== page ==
San Jose, Costa Rica

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This article originally appeared in Delta Air Lines’ 2012 Caribbean, Mexico and Latin America Travel Guide. It has been extracted from its original format. To read the full travel guide, visit the digital edition.

Almost all roads lead to San Jose, the capital that often plays home-base to visitors for many close-by excursions to the rainforest and coast. But leave time to enjoy a town that offers its guests sophisticated and informal restaurants, performances by its National Symphony Orchestra in the opulent, 19th century Teatro Nacional and high-caliber hotels such as the stylish Marriott San Jose, Costa Rica Hotel or the boutique Grano d’Oro, also heralded for fine dining. Everyone should take time to visit San Jose’s first-rate museums—the National Museum, Jade Museum, Gold Museum, Museum of Contemporary Art—and plan to stop for lunch at the food stalls in Mercado Central, the sprawling, lively indoor market and tops in traditional dishes, fast-food style.

San Jose sits in the Central Valley, an easy drive to Punta Arenas on the Pacific coast, or into the highlands to Sarchi, a woodcrafting town and home to the iconic decorative oxcarts. Step out of the capital for a coffee plantation tour and be dazzled by the blooms in the Lankester Botanical Gardens. Anytime is the time to drive up to look down into the Irazu Volcano—the country’s highest—and to stand on the crater rim of the Poas Volcano and look down into the bubbling cauldron. You’ll have to drive a bit farther for white-water rafting on the Pacuare and Reventazon rivers or to reach Arenal National Park, everyone’s favorite multi-sport corner for hiking, mountain biking, canyoning, caving, windsurfing and fishing. For some of the country’s best wildlife viewing and wilderness experiences, hop on a small plane to Limon, gateway to Tortuguero National Park on the Caribbean coast or on the Pacific coast, to Puerto Jimenez, first stop on the way to the Osa Peninsula, the richest biological zone in Mesoamerica.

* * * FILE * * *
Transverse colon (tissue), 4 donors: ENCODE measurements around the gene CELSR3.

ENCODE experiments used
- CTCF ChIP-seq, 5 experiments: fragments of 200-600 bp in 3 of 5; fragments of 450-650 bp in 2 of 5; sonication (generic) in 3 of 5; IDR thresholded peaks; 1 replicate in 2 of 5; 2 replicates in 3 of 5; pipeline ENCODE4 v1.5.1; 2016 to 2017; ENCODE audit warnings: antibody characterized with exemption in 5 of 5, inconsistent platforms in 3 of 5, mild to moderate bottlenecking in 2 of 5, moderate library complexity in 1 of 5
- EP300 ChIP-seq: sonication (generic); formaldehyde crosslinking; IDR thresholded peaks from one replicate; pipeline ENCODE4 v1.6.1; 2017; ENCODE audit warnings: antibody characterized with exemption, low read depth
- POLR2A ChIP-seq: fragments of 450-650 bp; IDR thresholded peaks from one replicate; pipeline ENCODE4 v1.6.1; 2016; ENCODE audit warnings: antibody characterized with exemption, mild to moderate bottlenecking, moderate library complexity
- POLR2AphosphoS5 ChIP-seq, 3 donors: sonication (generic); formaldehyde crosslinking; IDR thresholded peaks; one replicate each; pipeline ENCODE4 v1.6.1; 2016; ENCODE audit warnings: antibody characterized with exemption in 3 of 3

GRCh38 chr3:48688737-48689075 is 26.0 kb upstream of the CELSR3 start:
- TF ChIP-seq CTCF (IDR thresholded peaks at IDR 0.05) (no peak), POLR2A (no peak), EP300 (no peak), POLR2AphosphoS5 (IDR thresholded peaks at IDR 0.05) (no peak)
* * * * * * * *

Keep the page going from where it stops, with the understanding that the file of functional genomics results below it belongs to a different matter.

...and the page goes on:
• Best time to go:
    January to May, although the North Pacific coast is drier and popular almost year-round.
  • Fun fact:
    Despite its small size (less than half a percent of the earth’s surface), Costa Rica shelters 4 percent of the planet’s biodiversity and 3.5 percent of the world’s marine life
  • Getting there:
    Delta flies from Atlanta to San Jose
  • Entry documents:
    Valid passport
  • Currency:
    Costa Rican colon
  • Must-try local food:
    Rice and beans, gallo pinto, served at breakfast and with everything, from eggs to meat to fish
  • Best buys:
    Reproductions of pre-Columbian gold jewelry; wood crafts, from salad bowls to jewelry
  • Information please:
    Costa Rica Institute of Tourism—